Posted by Kwamina Korsah on December 15, 2011 No comments
The Abercrombie & Fitch Company owns several iconic brands that my colleagues here at The Value Engineers have discussed in the past – both on the good and bad aspects of their in store customer experience
However, a recent conversation with a friend got me thinking about just how interesting their corporate brand architecture is, and how it sets a good example for organisation of organising brand assets and making the most effective use of the market space.
As a former employee of both Abercrombie & Fitch and Hollister, I was fully indoctrinated into the key messages behind each of the key brands (with the portfolio also including Gilly Hicks underwear and Abercrombie kids), and more importantly for the company, the very specific target audiences. The flagship brands A&F and Hollister are targeted at university-aged students (or ‘college kids’) and secondary school pupils (‘high school kids’) respectively. The style of the clothing, key messaging and in-store experience successfully pander to these defined audiences. For example, A&F talks about clothes as ‘casual luxury’ – a tagline clearly very appealing to young adults aiming to look attractive, yet sophisticated – on the other hand, Hollister label their boys and girls departments as ‘Dudes’ and ‘Bettys’ – a more playful, childish theme.
It is nothing new to have a portfolio of brands whose architecture is defined by target audience, and this is just another great example of a company’s single-mindedness resulting in the halo effect and cross age appeal of all of the brands. In other words, you don’t only get 14-18 year olds buying Hollister and 18-21 years A&F. Pre-teens desperate to grow up quickly are demanding to wear Hollister, while older adults aim to cling onto their youth through A&F’s stylish and trendy attire.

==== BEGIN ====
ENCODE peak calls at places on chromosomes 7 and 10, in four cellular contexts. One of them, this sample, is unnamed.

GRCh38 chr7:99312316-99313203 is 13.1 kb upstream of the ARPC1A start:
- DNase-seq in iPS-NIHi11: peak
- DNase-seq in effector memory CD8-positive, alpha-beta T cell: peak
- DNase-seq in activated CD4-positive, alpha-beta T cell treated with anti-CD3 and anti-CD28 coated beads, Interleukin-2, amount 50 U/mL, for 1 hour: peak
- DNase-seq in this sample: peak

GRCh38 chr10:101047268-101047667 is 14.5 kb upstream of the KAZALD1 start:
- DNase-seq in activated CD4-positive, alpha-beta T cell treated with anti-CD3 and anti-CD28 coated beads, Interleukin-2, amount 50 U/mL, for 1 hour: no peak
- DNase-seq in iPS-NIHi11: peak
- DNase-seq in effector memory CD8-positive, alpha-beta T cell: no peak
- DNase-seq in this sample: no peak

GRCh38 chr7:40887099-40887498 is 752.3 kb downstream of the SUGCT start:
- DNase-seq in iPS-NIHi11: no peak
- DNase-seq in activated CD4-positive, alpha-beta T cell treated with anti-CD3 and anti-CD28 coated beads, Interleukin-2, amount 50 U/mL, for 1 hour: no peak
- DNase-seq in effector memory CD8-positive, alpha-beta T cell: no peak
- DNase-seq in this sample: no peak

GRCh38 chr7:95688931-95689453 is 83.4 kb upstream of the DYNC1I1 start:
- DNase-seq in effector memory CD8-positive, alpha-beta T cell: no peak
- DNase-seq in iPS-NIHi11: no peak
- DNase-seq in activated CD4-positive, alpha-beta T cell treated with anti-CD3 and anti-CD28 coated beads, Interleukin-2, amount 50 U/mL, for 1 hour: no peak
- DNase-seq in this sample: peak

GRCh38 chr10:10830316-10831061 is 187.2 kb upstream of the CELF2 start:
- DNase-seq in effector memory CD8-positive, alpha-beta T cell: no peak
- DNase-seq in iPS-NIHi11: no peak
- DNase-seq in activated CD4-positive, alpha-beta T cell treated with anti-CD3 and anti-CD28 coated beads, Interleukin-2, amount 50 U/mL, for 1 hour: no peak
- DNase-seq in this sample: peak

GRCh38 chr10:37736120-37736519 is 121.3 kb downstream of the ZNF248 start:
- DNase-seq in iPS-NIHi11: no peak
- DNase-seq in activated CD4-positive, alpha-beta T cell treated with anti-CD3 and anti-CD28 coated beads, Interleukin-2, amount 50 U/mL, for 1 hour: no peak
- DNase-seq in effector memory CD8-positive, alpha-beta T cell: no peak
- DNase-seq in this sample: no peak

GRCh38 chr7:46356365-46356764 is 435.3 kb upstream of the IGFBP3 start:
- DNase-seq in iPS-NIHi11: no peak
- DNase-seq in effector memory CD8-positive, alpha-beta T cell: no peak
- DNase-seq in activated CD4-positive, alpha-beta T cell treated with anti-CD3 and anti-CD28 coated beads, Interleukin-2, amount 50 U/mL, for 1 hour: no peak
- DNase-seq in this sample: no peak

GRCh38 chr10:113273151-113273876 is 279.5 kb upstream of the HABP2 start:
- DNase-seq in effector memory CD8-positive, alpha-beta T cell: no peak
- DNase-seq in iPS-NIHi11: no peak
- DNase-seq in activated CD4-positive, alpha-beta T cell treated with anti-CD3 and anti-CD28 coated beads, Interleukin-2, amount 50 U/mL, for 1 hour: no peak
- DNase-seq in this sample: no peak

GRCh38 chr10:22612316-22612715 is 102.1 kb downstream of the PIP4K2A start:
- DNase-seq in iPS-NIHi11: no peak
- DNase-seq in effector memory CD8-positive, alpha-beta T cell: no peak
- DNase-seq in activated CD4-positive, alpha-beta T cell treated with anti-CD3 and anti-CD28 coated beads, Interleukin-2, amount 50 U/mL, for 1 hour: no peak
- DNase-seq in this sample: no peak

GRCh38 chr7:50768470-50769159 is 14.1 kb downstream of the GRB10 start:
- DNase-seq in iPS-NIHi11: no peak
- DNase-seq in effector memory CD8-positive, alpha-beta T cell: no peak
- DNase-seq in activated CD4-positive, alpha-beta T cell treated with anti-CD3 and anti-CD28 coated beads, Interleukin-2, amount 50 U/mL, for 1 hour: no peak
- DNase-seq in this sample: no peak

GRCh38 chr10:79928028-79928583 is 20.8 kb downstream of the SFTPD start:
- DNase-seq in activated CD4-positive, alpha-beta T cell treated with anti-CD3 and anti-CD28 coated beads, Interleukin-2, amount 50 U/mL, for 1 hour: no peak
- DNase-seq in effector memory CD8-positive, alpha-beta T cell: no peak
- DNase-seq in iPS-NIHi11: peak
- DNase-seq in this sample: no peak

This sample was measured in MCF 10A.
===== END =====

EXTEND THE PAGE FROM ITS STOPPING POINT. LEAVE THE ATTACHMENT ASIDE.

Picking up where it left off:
So when my 12 year old cousin asked for a Hollister shirt for Christmas, my first reaction was not ‘you’re not the right age!’ but rather an begrudging ‘yes’ (they don’t make their clothes cheap!) and an appreciation of how the Abercrombie & Fitch company, whether you love or hate them, continues to manage brands that act as true beacons for fashion among young adults and kids in the UK.
Posted by Kwamina Korsah on September 7, 2011 No comments
There is no doubt that some of the world’s best known and most valuable brands have taken much of their inspiration from their biggest competitors. The growing profile of south-east Asian companies has brought this into focus – they avoid creating and developing original brands for fear of being ripped-off, such is the lack of IP protection in countries such as China. In these emerging economies, there is also greater consumer loyalty to established and familiar global brands. This is because of the relative lack of shopping experience of the south-east Asian consumer, meaning they are less familiar with ‘own-label’ or ‘retailer’ offerings.
This is in stark contrast to consumers in the UK or other ‘western’ countries. The power of retailers combined with the experienced consumer means own label is the norm, with many becoming ‘brands’ in their own right. ‘Finest’ from Tesco or ‘No7’ from Boots are great examples of this.
Consequently, despite having less income, consumers in emerging markets are actually more brand loyal. Companies such as Li Ning, the biggest Chinese sportswear company, appear to have taken inspiration from two of their more established competitors, Nike and Adidas. Their logo is strikingly similar to Nike, while their slogan ‘Nothing is impossible!’ is effectively the same as Adidas’ ‘Impossible is Nothing’.
This underlines the difficult situation of brands from emerging economies in the face of their dominant rivals. While Li Ning have been successful to date, it will be interesting to see if we continue to see home-grown brands seemingly imitate their more established rivals or risk originality as the far eastern economies grow.
During a recent shopping trip I noticed a new product in the ice cream aisle: Magnum Ghana Cocoa. Given my Ghanaian heritage, the reference to the provenance of this new product was really striking for me, and is a great demonstration of how brands – even those established and much-loved in their category – can use NPD to add a unique selling point to differentiate from competitors.